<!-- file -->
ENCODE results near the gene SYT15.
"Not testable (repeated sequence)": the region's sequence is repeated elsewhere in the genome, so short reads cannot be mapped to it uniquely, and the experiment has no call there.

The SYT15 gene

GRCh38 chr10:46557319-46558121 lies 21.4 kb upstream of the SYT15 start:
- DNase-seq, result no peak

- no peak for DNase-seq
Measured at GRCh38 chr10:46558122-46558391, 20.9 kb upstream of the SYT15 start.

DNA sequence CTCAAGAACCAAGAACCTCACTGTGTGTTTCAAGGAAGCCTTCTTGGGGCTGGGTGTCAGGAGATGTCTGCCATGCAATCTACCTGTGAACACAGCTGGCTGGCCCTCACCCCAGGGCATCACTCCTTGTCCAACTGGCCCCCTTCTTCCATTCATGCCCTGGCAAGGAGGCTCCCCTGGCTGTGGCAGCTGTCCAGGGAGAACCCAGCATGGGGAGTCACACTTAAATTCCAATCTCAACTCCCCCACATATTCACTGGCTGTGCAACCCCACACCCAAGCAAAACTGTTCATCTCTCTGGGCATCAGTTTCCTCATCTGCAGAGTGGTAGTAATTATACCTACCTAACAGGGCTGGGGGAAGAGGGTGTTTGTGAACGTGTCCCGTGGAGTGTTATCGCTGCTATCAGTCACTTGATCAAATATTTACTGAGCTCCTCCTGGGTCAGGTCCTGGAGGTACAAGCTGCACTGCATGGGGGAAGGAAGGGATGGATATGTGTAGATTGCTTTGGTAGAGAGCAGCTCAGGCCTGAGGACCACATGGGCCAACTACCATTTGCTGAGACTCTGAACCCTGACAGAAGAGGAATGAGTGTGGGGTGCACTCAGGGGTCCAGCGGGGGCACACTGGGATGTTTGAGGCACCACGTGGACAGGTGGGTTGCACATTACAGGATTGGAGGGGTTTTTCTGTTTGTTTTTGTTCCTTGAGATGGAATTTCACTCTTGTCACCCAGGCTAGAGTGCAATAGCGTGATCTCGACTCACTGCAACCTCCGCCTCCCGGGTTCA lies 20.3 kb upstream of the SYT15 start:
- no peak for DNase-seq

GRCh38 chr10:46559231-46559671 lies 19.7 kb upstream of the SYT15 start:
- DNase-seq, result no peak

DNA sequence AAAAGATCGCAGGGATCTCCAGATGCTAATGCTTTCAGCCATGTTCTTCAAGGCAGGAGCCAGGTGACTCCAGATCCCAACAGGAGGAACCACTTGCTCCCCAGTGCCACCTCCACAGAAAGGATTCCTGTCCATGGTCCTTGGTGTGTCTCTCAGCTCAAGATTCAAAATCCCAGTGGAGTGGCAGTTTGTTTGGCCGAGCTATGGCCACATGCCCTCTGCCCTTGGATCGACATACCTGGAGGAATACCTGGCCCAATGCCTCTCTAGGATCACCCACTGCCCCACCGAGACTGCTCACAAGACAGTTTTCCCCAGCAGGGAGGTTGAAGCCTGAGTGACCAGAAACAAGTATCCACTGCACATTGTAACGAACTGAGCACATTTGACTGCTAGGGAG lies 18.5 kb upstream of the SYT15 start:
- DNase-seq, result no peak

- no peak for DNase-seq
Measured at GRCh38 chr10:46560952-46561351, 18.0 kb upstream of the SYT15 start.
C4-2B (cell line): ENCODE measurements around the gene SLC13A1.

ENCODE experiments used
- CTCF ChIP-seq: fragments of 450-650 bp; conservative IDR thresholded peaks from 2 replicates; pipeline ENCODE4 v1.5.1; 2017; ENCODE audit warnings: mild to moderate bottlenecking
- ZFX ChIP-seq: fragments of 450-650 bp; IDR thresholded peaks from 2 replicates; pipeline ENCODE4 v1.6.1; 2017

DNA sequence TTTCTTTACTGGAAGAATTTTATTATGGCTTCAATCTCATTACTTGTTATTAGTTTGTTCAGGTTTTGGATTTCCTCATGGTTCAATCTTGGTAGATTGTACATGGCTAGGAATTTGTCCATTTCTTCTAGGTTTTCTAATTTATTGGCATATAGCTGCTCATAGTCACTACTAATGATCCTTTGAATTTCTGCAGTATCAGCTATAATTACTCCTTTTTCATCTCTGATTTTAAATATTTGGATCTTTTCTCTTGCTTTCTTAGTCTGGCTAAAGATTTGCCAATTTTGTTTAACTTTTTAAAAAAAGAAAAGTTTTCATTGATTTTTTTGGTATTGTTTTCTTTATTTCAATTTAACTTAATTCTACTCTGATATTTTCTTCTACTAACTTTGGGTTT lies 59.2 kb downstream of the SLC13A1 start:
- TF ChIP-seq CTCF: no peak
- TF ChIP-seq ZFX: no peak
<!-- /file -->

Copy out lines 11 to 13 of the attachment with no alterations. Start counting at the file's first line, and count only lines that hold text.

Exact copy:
- DNase-seq, result no peak

DNA sequence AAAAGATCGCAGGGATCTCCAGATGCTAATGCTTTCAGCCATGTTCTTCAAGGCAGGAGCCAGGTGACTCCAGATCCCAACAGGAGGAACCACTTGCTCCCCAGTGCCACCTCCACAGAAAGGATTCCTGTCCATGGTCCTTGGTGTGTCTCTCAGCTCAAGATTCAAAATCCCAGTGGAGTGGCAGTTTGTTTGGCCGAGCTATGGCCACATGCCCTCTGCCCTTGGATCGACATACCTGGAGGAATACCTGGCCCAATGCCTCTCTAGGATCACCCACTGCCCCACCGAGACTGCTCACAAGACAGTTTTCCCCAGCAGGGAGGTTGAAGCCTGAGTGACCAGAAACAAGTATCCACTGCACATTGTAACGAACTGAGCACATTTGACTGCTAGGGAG lies 18.5 kb upstream of the SYT15 start:
- DNase-seq, result no peak